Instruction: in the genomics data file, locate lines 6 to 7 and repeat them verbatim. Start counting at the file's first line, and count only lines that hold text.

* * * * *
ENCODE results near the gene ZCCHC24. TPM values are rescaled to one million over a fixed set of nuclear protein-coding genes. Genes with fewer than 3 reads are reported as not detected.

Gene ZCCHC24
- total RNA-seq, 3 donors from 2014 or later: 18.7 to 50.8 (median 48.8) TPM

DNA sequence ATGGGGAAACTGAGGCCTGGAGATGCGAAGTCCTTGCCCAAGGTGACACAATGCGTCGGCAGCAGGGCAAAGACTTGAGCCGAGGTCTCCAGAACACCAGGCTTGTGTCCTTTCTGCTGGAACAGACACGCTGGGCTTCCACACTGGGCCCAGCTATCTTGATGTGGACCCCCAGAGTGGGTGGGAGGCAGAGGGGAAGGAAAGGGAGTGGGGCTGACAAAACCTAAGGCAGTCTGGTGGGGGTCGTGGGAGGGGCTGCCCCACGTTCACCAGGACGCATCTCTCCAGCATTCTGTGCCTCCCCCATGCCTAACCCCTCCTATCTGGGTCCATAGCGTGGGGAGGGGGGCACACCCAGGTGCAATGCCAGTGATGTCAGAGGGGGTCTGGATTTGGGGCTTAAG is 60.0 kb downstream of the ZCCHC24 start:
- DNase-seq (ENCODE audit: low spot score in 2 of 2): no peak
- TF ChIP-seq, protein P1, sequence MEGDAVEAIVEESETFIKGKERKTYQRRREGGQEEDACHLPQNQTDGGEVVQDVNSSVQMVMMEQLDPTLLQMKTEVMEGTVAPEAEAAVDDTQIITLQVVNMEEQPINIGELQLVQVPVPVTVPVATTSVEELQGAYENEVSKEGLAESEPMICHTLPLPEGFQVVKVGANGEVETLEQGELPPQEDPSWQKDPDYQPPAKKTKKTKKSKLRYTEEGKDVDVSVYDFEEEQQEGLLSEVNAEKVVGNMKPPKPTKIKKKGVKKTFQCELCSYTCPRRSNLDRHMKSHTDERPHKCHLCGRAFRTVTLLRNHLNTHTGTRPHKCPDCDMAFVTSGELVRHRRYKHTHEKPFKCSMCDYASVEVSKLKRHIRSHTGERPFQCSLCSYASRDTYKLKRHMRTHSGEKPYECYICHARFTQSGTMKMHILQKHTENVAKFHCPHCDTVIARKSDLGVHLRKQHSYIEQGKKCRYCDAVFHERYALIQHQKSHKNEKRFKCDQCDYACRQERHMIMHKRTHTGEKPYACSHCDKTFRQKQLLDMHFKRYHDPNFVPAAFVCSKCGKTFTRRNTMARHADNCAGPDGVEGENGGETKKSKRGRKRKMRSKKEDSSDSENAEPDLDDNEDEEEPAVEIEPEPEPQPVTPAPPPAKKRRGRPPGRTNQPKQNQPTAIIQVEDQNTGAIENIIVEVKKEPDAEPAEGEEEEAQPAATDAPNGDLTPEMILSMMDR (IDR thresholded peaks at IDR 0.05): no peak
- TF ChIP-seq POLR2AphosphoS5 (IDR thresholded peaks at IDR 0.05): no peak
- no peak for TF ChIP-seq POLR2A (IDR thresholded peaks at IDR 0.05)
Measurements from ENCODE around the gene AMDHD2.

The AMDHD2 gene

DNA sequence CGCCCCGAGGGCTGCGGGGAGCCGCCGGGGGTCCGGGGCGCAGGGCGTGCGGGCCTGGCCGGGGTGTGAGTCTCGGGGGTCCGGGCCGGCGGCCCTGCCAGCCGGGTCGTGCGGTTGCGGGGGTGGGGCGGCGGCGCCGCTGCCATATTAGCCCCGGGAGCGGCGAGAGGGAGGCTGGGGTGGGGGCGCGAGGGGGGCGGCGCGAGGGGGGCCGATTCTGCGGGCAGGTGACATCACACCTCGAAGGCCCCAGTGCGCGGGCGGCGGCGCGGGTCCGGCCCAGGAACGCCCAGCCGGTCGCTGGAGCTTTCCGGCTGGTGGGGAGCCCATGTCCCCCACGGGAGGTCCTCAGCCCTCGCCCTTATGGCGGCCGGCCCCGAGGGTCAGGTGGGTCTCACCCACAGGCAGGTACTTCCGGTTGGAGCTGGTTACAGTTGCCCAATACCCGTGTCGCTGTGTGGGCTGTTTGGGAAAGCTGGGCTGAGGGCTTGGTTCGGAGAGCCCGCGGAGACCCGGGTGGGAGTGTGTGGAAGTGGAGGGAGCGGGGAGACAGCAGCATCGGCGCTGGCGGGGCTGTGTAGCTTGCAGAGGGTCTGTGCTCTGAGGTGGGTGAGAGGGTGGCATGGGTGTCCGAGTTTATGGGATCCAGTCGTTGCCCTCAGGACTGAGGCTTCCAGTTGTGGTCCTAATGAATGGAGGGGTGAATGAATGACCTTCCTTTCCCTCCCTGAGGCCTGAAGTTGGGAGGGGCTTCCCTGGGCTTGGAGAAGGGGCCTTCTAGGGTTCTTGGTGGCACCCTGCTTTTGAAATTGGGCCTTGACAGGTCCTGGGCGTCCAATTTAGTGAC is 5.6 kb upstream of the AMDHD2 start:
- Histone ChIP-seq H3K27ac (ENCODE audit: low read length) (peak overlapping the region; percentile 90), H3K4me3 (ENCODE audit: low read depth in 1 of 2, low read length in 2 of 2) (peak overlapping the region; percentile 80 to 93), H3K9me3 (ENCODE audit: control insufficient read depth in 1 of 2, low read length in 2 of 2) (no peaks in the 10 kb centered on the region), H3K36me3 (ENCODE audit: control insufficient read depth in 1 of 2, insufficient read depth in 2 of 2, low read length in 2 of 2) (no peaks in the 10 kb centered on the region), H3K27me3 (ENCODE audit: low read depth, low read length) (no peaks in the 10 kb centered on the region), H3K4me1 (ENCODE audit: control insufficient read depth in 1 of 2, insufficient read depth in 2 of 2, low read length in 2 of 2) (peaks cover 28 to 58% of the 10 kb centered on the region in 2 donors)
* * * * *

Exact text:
- TF ChIP-seq, protein P1, sequence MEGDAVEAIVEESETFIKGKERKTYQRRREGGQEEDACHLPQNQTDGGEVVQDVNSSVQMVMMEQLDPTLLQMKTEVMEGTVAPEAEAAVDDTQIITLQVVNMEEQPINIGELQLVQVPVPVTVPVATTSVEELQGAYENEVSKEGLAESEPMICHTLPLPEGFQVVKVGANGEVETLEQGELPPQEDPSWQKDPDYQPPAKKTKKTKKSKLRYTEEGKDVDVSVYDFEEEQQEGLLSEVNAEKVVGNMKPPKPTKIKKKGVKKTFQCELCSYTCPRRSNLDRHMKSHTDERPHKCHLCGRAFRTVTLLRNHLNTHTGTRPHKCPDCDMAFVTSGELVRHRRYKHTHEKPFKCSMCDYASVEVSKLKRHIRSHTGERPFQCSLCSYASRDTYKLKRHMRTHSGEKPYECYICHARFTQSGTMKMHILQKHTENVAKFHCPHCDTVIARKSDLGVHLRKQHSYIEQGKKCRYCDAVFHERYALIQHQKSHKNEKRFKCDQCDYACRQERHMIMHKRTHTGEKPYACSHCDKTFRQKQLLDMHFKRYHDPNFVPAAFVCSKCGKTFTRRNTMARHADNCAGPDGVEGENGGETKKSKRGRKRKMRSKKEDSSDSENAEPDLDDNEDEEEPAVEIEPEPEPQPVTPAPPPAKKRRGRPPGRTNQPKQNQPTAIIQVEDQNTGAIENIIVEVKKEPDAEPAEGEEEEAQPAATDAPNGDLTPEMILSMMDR (IDR thresholded peaks at IDR 0.05): no peak
- TF ChIP-seq POLR2AphosphoS5 (IDR thresholded peaks at IDR 0.05): no peak